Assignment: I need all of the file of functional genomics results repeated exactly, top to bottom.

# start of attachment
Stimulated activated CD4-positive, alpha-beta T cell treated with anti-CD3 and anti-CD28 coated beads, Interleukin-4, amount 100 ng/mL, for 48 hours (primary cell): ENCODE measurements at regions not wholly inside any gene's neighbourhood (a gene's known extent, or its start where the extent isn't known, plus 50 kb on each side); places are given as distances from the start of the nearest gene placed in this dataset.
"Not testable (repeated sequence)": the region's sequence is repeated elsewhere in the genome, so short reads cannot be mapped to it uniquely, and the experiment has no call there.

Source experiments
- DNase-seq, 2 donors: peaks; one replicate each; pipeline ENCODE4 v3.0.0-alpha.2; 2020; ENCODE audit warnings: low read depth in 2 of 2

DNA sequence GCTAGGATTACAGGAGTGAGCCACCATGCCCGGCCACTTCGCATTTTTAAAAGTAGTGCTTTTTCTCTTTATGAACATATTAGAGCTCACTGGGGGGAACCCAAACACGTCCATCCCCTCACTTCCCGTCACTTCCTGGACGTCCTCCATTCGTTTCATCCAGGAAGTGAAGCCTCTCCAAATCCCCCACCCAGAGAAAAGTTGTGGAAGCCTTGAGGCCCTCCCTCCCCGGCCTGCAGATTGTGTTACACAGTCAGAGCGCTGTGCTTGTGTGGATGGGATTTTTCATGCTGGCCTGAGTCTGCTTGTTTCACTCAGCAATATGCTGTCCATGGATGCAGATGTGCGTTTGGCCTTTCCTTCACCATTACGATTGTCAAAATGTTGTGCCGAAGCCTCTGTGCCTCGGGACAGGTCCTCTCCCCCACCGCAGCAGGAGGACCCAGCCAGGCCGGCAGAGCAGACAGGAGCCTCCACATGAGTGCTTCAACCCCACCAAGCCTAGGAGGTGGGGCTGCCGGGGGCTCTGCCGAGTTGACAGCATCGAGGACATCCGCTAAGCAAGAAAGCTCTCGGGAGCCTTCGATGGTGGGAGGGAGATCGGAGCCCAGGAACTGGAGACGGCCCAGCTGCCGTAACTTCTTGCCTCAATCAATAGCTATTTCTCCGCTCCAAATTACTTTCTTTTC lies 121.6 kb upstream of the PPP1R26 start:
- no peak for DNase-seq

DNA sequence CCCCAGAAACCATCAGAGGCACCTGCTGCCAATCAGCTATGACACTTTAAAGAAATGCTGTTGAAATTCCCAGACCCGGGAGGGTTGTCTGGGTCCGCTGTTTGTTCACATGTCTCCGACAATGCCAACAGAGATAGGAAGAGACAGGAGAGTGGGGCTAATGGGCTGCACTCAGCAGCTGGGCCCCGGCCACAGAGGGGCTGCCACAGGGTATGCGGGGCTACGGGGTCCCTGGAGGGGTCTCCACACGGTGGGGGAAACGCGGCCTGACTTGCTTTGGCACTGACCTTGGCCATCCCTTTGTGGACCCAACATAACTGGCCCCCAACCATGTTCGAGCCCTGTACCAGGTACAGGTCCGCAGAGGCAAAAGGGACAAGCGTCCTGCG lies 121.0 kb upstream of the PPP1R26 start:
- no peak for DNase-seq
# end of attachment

Stimulated activated CD4-positive, alpha-beta T cell treated with anti-CD3 and anti-CD28 coated beads, Interleukin-4, amount 100 ng/mL, for 48 hours (primary cell): ENCODE measurements at regions not wholly inside any gene's neighbourhood (a gene's known extent, or its start where the extent isn't known, plus 50 kb on each side); places are given as distances from the start of the nearest gene placed in this dataset.
"Not testable (repeated sequence)": the region's sequence is repeated elsewhere in the genome, so short reads cannot be mapped to it uniquely, and the experiment has no call there.

Source experiments
- DNase-seq, 2 donors: peaks; one replicate each; pipeline ENCODE4 v3.0.0-alpha.2; 2020; ENCODE audit warnings: low read depth in 2 of 2

DNA sequence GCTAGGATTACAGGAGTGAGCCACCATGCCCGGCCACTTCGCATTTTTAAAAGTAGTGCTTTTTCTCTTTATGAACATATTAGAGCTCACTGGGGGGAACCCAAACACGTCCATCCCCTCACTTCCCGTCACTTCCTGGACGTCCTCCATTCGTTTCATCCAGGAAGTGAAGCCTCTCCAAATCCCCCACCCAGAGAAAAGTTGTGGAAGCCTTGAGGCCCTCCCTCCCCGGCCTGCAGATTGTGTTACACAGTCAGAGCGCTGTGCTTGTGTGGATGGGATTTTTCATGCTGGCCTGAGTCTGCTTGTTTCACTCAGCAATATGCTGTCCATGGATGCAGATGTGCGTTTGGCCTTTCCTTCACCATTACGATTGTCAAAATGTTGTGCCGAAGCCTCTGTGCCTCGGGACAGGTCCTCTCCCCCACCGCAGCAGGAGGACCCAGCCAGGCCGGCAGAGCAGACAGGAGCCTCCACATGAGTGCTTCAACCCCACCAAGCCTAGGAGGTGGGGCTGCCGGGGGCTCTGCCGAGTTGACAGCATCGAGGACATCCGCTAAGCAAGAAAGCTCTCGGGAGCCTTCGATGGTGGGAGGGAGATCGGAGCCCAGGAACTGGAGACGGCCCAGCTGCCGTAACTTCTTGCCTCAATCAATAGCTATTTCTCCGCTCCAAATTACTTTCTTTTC lies 121.6 kb upstream of the PPP1R26 start:
- no peak for DNase-seq

DNA sequence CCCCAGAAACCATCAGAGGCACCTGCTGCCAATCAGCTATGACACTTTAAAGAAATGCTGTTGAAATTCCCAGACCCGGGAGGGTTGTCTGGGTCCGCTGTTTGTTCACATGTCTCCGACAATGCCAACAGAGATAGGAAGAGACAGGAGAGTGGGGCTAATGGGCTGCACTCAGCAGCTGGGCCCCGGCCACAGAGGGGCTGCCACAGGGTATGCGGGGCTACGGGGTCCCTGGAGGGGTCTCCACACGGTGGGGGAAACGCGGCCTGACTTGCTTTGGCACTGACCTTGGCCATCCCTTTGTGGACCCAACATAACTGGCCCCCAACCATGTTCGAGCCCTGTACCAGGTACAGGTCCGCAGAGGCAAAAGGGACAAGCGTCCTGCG lies 121.0 kb upstream of the PPP1R26 start:
- no peak for DNase-seq